Boris Johnson – the frontrunner to be the next Tory leader and UK prime minister – was challenged to explain his views on Brexit, taxes, Heathrow expansion and his “letterbox” comment about Muslim women wearing the veil during Tuesday’s television leadership debate.
Having ducked the previous TV debate, all eyes were on Mr Johnson as he joined his four remaining rivals on the BBC to answer questions by host Emily Maitlis and members of the public. So how did the favourite fare under pressure? Here are the five key moments.
Mr Johnson began the debate by repeating his pledge he would take the UK out of the EU by the autumn deadline. “We must come out on the 31 October because, otherwise I am afraid we face a catastrophic loss of confidence in politics,” he said.
Despite attacks from Rory Stewart, Mr Johnson insisted that keeping the no deal option on the table was a necessary negotiating tactic with the EU. He claimed threatening no deal was “the way we will get the deal we need”.
“We have already kicked the can down the road twice and I think the British people are getting thoroughly fed up. Unless we get out on 31 October, I think that we will all start to pay a really serious price.”
He did however make efforts to water down his stance of recent weeks, repeatedly insisting he did not want to pursue a “disorderly” no-deal Brexit as a first option.
The ‘letterbox’ comment and Islamophobia
Mr Johnson was challenged by BBC host Emily Maitlis over his comparison of veiled Muslim women to “letterboxes”. He expressed regret for any “offence caused” for past comments, but did not answer the question directly.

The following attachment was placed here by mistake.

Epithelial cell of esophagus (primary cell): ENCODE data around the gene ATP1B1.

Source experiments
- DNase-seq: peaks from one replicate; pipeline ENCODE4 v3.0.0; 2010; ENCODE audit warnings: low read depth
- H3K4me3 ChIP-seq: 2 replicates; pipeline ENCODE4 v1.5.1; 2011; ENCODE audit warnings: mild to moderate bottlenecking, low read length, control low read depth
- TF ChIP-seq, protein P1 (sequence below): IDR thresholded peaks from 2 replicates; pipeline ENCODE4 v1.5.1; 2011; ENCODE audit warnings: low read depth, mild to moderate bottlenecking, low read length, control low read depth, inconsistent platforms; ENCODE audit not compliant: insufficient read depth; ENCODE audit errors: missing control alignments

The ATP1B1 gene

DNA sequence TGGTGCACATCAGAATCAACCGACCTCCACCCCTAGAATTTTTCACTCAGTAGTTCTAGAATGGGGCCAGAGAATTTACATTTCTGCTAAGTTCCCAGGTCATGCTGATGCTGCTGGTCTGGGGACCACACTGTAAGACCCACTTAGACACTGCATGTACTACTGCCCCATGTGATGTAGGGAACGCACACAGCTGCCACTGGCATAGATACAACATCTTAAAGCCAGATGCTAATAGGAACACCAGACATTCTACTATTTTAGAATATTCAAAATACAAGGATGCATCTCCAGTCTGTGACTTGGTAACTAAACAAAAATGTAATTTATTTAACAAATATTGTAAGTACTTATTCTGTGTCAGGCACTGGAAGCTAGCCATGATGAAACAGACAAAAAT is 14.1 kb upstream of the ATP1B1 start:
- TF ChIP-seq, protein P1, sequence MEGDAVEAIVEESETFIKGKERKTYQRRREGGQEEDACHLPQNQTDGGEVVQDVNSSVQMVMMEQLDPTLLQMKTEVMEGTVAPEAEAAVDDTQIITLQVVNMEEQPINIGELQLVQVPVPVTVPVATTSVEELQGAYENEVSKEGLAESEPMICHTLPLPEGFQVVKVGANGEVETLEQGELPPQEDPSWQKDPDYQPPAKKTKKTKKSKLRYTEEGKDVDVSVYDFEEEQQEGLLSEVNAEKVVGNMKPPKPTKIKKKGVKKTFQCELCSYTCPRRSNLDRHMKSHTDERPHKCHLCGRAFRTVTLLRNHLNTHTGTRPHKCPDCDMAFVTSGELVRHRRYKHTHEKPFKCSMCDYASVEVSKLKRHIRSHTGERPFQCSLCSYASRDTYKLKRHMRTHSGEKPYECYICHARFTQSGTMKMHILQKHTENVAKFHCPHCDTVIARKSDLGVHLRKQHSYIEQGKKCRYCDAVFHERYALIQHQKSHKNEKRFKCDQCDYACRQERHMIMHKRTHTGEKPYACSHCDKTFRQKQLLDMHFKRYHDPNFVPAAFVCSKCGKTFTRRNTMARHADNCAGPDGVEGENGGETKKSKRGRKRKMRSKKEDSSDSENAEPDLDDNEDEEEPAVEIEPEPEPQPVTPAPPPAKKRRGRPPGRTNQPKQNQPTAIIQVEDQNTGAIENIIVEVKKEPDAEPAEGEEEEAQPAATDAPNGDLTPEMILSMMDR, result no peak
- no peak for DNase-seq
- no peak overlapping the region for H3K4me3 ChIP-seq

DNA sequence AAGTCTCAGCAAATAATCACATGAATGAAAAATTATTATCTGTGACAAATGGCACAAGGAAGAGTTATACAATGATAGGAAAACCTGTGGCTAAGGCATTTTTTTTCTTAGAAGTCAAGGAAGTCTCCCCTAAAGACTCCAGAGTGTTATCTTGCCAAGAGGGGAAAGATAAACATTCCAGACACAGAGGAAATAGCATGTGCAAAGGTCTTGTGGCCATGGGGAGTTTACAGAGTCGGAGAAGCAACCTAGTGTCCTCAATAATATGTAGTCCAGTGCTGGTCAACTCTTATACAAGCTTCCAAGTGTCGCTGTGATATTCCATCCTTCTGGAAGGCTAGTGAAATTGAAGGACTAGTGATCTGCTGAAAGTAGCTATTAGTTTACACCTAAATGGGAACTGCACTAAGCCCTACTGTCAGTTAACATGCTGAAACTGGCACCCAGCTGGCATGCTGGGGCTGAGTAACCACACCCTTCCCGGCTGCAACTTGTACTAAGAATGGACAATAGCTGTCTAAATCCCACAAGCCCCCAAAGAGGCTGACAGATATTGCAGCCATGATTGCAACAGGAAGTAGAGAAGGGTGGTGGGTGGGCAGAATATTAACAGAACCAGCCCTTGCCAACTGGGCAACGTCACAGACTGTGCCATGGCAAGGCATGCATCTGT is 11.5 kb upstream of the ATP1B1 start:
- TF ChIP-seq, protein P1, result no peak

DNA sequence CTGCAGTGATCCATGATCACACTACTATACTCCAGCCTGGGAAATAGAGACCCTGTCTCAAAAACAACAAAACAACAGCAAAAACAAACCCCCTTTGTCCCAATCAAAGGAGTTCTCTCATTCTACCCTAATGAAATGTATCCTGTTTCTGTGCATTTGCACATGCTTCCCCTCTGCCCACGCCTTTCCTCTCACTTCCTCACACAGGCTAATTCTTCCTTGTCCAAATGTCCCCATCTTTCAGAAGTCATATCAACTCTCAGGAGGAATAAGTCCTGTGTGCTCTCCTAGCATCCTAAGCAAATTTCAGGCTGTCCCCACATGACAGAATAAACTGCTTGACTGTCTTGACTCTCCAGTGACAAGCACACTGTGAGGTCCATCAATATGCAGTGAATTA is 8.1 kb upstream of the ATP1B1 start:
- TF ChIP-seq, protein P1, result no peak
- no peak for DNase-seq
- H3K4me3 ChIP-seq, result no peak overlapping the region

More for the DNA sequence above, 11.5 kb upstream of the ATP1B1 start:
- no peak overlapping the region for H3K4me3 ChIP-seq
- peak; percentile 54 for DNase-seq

The candidate answered by saying: “In so far as my words have given offence over the last 20 or 30 years when I have been a journalist and people have taken those words out of my articles and escalated them, of course I am sorry for the offence they have caused.”
Responding to a question on Islamophobia, Mr Johnson said: “When my Muslim great-grandfather came to this country in fear of his life in 1912, he did so because he knew it was a place that was a beacon of hope and of generosity and openness, and a willingness to welcome people from around the world.”
Grilled about his handling of the case of imprisoned British-Iranian charity worker Nazanin Zaghari-Ratcliffe during his time as foreign secretary, Mr Johnson denied that his erroneous suggestion she had been involved in training journalists had contributed to an increased sentence in an Iranian jail.
Interrupted by Ms Maitlis – who said “words have consequences” – Mr Johnson said: “In that case, it didn’t, I think, make any difference,” he said.
“If you point the finger at the UK, all you are doing is exculpating those who are truly responsible, which is the Iranian Revolutionary Guard.”
The leadership rivals rounded on Mr Johnson over his plan to cut taxes for people earning more than £50,000. The frontrunner said he would lift the National Insurance threshold for the low-paid but there should be a “debate” about the higher income tax rate.
“It does seem to be very odd that in the Conservative Party people should seriously question whether it is right to try to lift nurses and heads of maths departments and police inspectors out of the top rate of tax,” he said.
Foreign secretary Jeremy Hunt said: “What people accused the Conservatives of is they say we are the party of the rich. We must never fall into the trap of doing tax cuts for the rich and confirming that prejudice.”
Environment secretary Michael Gove said: “I think Boris is making one mistake on tax, which is that of the money we have he is concentrating on cutting taxes for folk who earn what MPs earn and what millionaires earn. I think that is wrong.”
The Uxbridge and South Ruislip MP’s rivals were also critical of Mr Johnson’s shifting views on the airport’s expansion.
Asked if he would allow the third runway to be built, having once claimed he would lie down in front of bulldozers to prevent it, Mr Johnson said: “I continue to have grave reservations about the Heathrow runway three.”
“Not just from the point of view of air quality but also noise pollution as well and I will continue to use all the instruments ... to reduce CO2. As you know, court cases are now proceeding and as prime minister I will be following those very closely indeed.”
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